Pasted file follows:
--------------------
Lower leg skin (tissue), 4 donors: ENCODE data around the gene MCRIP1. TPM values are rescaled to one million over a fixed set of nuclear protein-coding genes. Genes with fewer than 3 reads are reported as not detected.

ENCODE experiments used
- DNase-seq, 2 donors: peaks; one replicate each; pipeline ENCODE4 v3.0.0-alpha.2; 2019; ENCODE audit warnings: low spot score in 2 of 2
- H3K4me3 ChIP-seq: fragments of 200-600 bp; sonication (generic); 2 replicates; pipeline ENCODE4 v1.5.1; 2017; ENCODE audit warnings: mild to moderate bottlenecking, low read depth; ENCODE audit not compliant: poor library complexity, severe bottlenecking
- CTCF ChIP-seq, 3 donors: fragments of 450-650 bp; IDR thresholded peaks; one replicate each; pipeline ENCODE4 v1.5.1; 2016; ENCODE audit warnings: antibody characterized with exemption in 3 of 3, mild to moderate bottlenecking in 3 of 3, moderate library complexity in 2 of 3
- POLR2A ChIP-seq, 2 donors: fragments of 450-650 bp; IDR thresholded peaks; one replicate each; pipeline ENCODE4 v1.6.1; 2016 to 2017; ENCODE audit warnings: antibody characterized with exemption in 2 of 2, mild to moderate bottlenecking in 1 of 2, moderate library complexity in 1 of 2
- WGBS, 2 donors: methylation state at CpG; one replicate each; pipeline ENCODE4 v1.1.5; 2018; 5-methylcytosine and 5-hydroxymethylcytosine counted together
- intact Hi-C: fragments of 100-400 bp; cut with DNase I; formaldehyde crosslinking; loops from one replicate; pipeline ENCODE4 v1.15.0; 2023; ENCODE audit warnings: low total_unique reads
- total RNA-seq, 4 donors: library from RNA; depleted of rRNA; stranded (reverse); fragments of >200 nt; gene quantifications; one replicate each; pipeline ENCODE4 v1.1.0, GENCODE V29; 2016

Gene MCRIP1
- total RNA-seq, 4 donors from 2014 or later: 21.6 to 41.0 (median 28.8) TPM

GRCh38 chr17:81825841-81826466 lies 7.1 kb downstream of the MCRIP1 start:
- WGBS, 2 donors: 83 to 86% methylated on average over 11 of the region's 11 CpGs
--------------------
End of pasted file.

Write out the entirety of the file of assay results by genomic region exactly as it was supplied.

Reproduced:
Lower leg skin (tissue), 4 donors: ENCODE data around the gene MCRIP1. TPM values are rescaled to one million over a fixed set of nuclear protein-coding genes. Genes with fewer than 3 reads are reported as not detected.

ENCODE experiments used
- DNase-seq, 2 donors: peaks; one replicate each; pipeline ENCODE4 v3.0.0-alpha.2; 2019; ENCODE audit warnings: low spot score in 2 of 2
- H3K4me3 ChIP-seq: fragments of 200-600 bp; sonication (generic); 2 replicates; pipeline ENCODE4 v1.5.1; 2017; ENCODE audit warnings: mild to moderate bottlenecking, low read depth; ENCODE audit not compliant: poor library complexity, severe bottlenecking
- CTCF ChIP-seq, 3 donors: fragments of 450-650 bp; IDR thresholded peaks; one replicate each; pipeline ENCODE4 v1.5.1; 2016; ENCODE audit warnings: antibody characterized with exemption in 3 of 3, mild to moderate bottlenecking in 3 of 3, moderate library complexity in 2 of 3
- POLR2A ChIP-seq, 2 donors: fragments of 450-650 bp; IDR thresholded peaks; one replicate each; pipeline ENCODE4 v1.6.1; 2016 to 2017; ENCODE audit warnings: antibody characterized with exemption in 2 of 2, mild to moderate bottlenecking in 1 of 2, moderate library complexity in 1 of 2
- WGBS, 2 donors: methylation state at CpG; one replicate each; pipeline ENCODE4 v1.1.5; 2018; 5-methylcytosine and 5-hydroxymethylcytosine counted together
- intact Hi-C: fragments of 100-400 bp; cut with DNase I; formaldehyde crosslinking; loops from one replicate; pipeline ENCODE4 v1.15.0; 2023; ENCODE audit warnings: low total_unique reads
- total RNA-seq, 4 donors: library from RNA; depleted of rRNA; stranded (reverse); fragments of >200 nt; gene quantifications; one replicate each; pipeline ENCODE4 v1.1.0, GENCODE V29; 2016

Gene MCRIP1
- total RNA-seq, 4 donors from 2014 or later: 21.6 to 41.0 (median 28.8) TPM

GRCh38 chr17:81825841-81826466 lies 7.1 kb downstream of the MCRIP1 start:
- WGBS, 2 donors: 83 to 86% methylated on average over 11 of the region's 11 CpGs